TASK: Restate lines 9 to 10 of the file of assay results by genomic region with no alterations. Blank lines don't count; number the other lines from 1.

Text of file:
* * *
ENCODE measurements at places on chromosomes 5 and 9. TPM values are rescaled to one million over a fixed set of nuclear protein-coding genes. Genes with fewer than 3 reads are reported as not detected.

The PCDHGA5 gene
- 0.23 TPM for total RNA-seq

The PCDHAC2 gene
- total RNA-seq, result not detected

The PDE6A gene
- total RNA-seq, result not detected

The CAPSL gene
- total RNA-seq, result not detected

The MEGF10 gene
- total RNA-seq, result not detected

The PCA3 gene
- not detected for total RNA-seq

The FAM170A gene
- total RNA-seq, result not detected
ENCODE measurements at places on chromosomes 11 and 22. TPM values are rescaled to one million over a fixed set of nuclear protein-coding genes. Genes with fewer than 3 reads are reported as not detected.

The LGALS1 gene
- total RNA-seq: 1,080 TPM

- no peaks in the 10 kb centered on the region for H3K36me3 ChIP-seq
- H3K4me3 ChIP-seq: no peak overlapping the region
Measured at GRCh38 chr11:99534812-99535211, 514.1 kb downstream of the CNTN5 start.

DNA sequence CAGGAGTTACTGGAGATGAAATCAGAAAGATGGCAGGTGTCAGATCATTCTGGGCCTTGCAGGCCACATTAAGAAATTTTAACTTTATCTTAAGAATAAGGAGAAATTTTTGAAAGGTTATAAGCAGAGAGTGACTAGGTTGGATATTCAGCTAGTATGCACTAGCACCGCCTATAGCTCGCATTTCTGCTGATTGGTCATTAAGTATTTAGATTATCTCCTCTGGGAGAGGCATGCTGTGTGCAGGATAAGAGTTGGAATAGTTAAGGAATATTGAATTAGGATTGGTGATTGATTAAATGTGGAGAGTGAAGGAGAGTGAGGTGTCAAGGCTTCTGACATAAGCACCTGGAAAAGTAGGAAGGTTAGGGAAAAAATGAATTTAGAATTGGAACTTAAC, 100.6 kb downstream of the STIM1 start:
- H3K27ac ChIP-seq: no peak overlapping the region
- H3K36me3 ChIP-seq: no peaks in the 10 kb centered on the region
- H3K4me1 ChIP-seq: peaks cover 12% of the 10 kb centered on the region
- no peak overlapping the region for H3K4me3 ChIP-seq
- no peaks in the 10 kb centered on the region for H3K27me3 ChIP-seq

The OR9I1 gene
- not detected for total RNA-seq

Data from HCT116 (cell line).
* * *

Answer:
- total RNA-seq, result not detected

The MEGF10 gene